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Saudi minister responds to damning human rights report

March 20th, 2014
10:38 AM ET

By Mick Krever, CNN

Saudi Arabia is responding to a damning new United Nations reports, listing a catalogue of human rights abuses in their country.

“We have very significant changes, real [changes] happening in Saudi Arabia,” Deputy Labor Minister Ahmad al-Fahaid told CNN’s Christiane Amanpour on Thursday.

The U.N. made 225 recommendations on a range of issues, including the rights of migrant workers as well as freedom of expression and the death penalty.

Saudi Arabia insists it is making progress, but admits there is still a long way to go, particularly in the realm of women's rights and on child marriages, with no minimum legal age set so far.

“Women issue is very important, and in fact we are tackling it from two different angles,” al-Fahaid said. “The first one is about, you know, education background, educational view. The second, which is very important, is that economically, also empowerment.”

“We are trying our best to find…suitable and decent jobs for our women.”

Meanwhile, Saudi women are still barred from driving.

In an interview with Amanpour in 2012, Saudi activist Manal al-Sharif made her plea.

“We want to be full citizens,” she said. “I'm educated. I have a job…I should be trusted to drive my own car.”

“We are looking at this very carefully,” al-Fahaif said. “I mean, it's a culture.”

The government’s priority right now, he said, is economic and educational empowerment of women.

“Whenever we made any commitment, we stick to it, and we implement it,” he said. “We will see a lot of fruitful changes in the near future.”


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soundoff (8 Responses)
  1. DGRTYERTYFDFG234523

    RUSIA LIBRE DE CONTROL MENTAL – RUSIA FREE MIND CONTROL.

    NO QUEREMOS PROGRAMAION HUMANA EN EL MUNDO.

    March 20, 2014 at 12:27 pm | Reply
  2. DGRTYERTYFDFG234523

    QUIENES SE ENCUENTRAN PROVEYENDO LOS SERVICIOS DE PROGRAMACIÓN HUMANA EN EL CONFLICTO RUSO, TRATANDO DE EVITAR QUE LOS POLÍTICOS Y EL EJERCITO LOS VOTEN4.TTTTTTTTTTTTTTTT

    March 20, 2014 at 12:29 pm | Reply
  3. DGRTYERTYFDFG234523

    TAMBIEN TIENEN OTROS SISTEMAS DE APOYO PERO ALGUNOS DE LOS PAIES SE ENCUENTRAN EN SANCION.

    March 20, 2014 at 12:31 pm | Reply
  4. rva1945

    Simply put, USA and its allies would normally condemn such an obsolete dictatorship like Saudi's...but...there is still too much Saudi oil to burn before impossing sanctions...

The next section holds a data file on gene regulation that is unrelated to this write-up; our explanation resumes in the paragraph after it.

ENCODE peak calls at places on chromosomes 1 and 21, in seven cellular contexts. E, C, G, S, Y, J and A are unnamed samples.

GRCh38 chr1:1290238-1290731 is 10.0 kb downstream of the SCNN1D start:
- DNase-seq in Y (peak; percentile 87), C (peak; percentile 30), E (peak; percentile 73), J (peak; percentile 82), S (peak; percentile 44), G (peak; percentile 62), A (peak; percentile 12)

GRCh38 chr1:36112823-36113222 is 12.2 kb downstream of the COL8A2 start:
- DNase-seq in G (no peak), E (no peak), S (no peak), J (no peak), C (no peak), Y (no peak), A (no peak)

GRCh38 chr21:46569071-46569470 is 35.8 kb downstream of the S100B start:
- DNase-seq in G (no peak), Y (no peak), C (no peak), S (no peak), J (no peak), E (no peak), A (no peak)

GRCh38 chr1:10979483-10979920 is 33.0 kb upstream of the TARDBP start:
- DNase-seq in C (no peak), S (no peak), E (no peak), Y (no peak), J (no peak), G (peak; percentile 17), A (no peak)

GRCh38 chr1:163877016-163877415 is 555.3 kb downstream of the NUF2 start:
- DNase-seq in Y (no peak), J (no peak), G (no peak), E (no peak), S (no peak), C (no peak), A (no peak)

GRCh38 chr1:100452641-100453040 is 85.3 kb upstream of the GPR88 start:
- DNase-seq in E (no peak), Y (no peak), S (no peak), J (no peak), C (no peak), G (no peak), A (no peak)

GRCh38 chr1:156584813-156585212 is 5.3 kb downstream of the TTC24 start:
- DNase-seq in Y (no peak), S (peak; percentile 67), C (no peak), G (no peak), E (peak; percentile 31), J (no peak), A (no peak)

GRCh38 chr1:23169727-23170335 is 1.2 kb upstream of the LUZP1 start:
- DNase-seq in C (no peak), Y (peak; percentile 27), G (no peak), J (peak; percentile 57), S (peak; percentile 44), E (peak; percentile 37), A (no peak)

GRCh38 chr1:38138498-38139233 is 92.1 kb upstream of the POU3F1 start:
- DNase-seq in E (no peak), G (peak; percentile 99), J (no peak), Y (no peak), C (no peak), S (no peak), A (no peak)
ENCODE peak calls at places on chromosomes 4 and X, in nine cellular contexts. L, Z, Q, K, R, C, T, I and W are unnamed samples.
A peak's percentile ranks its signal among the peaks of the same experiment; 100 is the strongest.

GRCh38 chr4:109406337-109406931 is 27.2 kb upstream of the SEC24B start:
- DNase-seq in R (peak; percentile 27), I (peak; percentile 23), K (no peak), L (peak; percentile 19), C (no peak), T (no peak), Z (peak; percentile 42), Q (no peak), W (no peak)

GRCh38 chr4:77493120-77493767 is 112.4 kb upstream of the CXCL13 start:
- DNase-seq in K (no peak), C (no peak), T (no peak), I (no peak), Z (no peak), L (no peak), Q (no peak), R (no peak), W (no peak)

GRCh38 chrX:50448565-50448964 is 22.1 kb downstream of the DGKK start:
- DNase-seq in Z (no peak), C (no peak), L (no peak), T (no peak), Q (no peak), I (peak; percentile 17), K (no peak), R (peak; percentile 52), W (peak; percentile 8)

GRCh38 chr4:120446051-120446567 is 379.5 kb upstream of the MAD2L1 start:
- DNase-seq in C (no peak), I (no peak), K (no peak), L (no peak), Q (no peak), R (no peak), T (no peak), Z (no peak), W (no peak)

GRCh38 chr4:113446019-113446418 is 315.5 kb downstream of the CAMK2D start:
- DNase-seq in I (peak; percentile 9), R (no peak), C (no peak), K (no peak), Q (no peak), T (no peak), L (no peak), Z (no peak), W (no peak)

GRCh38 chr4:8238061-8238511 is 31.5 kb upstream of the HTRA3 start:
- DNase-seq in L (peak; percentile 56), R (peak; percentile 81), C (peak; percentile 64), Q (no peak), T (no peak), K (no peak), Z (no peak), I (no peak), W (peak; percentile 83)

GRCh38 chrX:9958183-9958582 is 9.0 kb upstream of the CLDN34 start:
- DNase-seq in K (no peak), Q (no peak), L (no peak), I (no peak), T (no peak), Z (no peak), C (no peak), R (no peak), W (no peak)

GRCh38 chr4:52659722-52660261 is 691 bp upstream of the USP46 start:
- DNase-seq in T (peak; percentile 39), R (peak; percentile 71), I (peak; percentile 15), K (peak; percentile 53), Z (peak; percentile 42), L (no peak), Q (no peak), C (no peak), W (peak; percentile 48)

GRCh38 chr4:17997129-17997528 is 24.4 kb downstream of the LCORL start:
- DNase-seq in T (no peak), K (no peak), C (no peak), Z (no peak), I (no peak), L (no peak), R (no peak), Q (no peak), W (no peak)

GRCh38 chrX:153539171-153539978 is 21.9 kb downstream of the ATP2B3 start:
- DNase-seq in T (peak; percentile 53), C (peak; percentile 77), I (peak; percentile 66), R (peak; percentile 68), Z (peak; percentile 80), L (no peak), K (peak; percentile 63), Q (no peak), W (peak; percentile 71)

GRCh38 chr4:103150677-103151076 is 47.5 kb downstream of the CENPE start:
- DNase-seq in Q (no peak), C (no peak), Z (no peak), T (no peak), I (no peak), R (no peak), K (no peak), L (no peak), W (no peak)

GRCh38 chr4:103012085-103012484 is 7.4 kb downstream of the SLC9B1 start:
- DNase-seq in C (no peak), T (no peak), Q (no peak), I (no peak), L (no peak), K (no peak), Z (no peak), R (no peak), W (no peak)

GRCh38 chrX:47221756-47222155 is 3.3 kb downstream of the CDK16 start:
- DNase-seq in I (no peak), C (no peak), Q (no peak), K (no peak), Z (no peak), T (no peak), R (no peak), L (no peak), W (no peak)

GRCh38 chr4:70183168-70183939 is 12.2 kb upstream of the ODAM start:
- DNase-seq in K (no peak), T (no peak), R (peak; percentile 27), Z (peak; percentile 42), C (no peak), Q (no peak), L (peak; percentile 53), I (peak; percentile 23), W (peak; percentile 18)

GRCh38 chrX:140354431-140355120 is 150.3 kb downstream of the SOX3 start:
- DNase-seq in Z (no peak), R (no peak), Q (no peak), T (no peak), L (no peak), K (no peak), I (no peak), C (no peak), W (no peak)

March 21, 2014 at 4:36 pm | Reply
  5. doabitofhomework

    We have to cut the Saudi government at least some slack here. The changes they're being asked to make are changes which will result in overwhelming male opposition throughout the population. Sometimes of a violent nature.

    They can make major changes in their laws on behalf of women, but they can't control how their own male population will respect it – much less obey it.

    Their oppressive ways have been basic to the population to such a degree that it can't be modified without very violent opposition. Add to that, of course, that those same oppressive ways are basic to its LEADERS, too.

    We're trying to modify things that have been condoned by Islam itself for many centuries. To any Muslim, of any sect, trying to modify Islam's principles and tenets amounts to a capital crime. And we ought to know by now how Muslims react to anything that even scuffs Islam, much less changes its basic tenets.

    Even if the leaders in S.A. wanted to make these changes, they'd be afraid to do it in a genuine way. But they're not, themselves, likely to even WANT to make them, except for the sake of image in the world. This can't be done, but they will keep trying to appear moderate, while remaining fanatic. This attempt on their part is already crumbling.

    But the Saudis also know, all too well, that our dependence on their petroleum resources will stay our hand almost indefinitely – at least in any serious sense. We'll complain, but it won't go much farther than that, and they know it.

    There is only one pathway to holding S. A. accountable: to remove all dependence on their oil.

    March 22, 2014 at 6:42 pm | Reply
    • docdeb27

      What a lot of enabling excuses! The royal family (thousands of them) have enjoyed western amenities for years and there is an unspoken agreement that as long as they allow the religious police control over the poor, they the rich are left alone. Slavery and murder of women and immigrants is common there and we put up with it all because of oil and not a single other reason. Bush hugs and kisses these animals and Cheney makes billions with them. We are the hypocrites here. Look in the mirror.

      May 23, 2014 at 11:39 am | Reply
  6. Asif Hussain

    The Saudi's are the most dysfunctional society on the planet earth.

    March 24, 2014 at 2:19 pm | Reply
  7. Kingsley Wijesinhe

    The hypocrisy of the West, the US in particular, is made abundantly clear by their relations with Saudi Arabia. Horror stories of migrant workers being abused make headlines virtually every day, but we never hear of their Saudi employers going to jail. Some time ago, a poor housemaid from Sri Lanka was beheaded for the alleged murder of her employer's infant, when there was no evidence to prove it. In fact, it was far more likely that it was an accident, as claimed by the maid. But Saudi justice (an oxymoron if ever there was one) decreed otherwise. Still, for the US, Britain and other western countries, it's business as usual. As long as the Saudis have oil, all they will get for horrific human rights abuses is just a playful wink and a slap on the wrist.

    May 24, 2014 at 2:17 am | Reply

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